How does this happen in an area supposedly protected as a marine reserve? According to Macintyre et al. (2009), most of the cayes within the Belize Barrier Reef World Heritage Site and the SWCMR have been leased or sold to foreign developers since 1996 simply by following standard procedures. Multiple permits are required before each stage of development can commence, and ignorance or misunderstanding of the protections afforded to MPAs could have occurred during any stage.
In 2008, the Forest Department of Belize issued a temporary moratorium on mangrove clearing in order to review these problems (http://forestdepartment.gov.bz/). The unique and biologically diverse ecosystems on the mangrove roots and the lagoon bottom of the Pelican Cayes ponds could be lost as a result of sediment suffocation. Additionally, the dredging efforts stir up clouds of bottom sediment which can travel via currents to nearby islands and reefs and cause smothering there. This sediment fill dredged from the adjacent sea floor can not only directly destroy corals and seagrasses by blocking sun light, but causes high turbidity, increases nutrient levels and releases contaminants. After development, untreated sewage and inadequately disposed solid waste can run off into the surrounding waterways and decreases overall water quality.
Besides the ecological threats, development on these in-filled islands may not be a good idea anyway. Subsidence due to rotting peat and the settling of the fill material, as well as the impacts from severe storms, could destroy any buildings on these islands and cause them to be abandoned. Construction efforts and habitation will also ensure perpetual pollution of the ponds from solid waste, sediment and sewage runoff, as well as contribute to the high turbidity of waters in adjacent marine communities. The beauty and high biodiversity of the mangrove islands and adjacent coral reefs is what enticed development in the first place. If these communities are destroyed, there will be no reason for continued habitation and development.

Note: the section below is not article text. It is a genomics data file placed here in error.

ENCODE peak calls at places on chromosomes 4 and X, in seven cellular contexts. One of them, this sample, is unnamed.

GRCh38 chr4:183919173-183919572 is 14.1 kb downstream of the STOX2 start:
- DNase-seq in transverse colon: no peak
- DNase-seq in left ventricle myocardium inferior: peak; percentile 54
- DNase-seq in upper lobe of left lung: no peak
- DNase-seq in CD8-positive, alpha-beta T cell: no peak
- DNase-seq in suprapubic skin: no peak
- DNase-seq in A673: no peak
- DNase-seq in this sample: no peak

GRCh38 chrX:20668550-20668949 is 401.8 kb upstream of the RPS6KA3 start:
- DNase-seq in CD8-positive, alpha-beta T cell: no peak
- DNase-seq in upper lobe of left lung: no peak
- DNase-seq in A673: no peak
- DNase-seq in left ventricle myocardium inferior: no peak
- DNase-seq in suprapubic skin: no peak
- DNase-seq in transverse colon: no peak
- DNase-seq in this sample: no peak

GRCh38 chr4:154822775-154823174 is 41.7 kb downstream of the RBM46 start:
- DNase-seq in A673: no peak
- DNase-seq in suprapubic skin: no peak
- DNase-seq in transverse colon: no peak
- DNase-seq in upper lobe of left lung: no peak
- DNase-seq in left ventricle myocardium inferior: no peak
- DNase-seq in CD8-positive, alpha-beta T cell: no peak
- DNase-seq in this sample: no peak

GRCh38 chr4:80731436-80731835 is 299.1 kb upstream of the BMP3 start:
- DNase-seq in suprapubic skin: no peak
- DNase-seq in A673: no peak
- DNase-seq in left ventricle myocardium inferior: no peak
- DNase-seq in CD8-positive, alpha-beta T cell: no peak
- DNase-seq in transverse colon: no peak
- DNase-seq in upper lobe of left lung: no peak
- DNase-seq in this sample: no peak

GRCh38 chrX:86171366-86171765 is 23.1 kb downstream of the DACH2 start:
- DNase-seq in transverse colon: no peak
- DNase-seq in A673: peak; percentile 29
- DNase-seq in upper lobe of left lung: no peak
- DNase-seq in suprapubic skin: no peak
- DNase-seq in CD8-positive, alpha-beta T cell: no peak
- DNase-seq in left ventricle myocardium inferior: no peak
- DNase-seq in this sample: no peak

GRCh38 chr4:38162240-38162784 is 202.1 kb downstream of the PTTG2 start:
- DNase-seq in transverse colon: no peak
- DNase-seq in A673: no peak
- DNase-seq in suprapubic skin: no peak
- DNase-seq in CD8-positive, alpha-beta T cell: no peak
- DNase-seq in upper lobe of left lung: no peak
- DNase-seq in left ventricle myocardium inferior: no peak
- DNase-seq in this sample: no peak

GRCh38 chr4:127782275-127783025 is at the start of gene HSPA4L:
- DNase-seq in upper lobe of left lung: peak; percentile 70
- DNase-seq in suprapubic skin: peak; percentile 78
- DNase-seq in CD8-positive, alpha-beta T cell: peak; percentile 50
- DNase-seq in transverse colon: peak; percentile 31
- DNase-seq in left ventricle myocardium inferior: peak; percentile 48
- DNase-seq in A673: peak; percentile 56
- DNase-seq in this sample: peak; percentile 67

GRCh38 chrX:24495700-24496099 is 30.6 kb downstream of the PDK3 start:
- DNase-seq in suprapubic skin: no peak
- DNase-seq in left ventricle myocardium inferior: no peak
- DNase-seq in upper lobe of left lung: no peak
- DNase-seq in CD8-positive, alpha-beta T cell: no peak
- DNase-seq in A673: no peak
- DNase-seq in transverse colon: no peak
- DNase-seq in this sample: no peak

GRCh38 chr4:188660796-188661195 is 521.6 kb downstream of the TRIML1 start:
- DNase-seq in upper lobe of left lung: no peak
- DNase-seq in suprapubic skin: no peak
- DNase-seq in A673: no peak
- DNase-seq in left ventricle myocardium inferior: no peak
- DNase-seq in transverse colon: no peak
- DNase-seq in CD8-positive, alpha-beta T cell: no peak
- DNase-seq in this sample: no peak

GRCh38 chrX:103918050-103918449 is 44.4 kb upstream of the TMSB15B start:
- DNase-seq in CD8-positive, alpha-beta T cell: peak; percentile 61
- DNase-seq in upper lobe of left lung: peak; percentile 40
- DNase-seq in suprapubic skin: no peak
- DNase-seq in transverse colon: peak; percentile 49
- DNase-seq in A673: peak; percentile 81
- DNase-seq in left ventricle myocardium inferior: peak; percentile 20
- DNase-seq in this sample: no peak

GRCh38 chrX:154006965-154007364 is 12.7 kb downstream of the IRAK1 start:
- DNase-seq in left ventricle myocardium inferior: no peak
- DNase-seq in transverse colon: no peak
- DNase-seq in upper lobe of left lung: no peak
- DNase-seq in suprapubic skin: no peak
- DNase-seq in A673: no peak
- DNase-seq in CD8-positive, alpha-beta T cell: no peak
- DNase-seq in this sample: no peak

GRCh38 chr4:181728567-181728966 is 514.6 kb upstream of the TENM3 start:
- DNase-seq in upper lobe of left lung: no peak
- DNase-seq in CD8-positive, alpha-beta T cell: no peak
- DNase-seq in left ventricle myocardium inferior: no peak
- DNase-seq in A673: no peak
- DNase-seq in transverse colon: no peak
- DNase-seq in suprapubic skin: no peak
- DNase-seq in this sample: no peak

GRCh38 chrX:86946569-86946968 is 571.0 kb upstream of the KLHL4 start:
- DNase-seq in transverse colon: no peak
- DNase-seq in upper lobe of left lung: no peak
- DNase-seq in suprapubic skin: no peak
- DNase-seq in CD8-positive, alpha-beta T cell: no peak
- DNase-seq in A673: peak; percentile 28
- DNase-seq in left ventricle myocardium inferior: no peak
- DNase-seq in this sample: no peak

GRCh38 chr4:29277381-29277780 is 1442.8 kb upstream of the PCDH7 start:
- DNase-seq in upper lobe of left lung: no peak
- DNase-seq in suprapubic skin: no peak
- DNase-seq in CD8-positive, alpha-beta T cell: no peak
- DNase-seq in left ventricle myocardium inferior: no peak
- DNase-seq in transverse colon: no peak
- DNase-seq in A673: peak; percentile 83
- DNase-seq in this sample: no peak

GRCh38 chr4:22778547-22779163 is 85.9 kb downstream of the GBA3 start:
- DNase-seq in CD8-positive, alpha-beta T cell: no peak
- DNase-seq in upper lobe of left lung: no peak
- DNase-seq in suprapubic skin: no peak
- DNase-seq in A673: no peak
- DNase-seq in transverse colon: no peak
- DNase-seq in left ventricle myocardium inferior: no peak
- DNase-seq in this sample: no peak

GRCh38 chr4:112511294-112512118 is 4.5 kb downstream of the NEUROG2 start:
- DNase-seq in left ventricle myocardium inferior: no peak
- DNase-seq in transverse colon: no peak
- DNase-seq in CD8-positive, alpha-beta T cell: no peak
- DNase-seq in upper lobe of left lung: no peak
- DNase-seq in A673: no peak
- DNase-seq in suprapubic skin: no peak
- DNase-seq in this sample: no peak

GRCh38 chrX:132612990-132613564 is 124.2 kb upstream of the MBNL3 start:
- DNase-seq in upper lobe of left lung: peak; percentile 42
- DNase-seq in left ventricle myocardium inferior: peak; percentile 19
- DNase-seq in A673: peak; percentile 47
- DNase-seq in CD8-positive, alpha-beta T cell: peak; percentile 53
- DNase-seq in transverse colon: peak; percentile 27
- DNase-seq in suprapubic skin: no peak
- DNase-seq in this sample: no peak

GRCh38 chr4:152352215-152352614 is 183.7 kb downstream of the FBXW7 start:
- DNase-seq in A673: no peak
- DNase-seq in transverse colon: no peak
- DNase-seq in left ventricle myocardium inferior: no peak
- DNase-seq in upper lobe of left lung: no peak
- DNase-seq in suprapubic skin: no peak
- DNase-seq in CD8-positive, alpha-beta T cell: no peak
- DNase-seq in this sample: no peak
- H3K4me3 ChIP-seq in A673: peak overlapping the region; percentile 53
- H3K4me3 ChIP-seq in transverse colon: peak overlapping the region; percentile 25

Altering mangrove ecosystems for residential, tourism and commercial markets adversely affects not just the health of coral reefs but also the biomass and viability of commercial fishes inhabiting the reefs, which are vital for both tourism and local livelihoods. The short term economic gains would not outweigh the long term losses. Adequate protection, management and enforcement of regulations governing these mangroves islands need to be re-evaluated and re-vamped. Potential developments on these sensitive ecosystems need to be properly managed for sustainable and low-impact practices.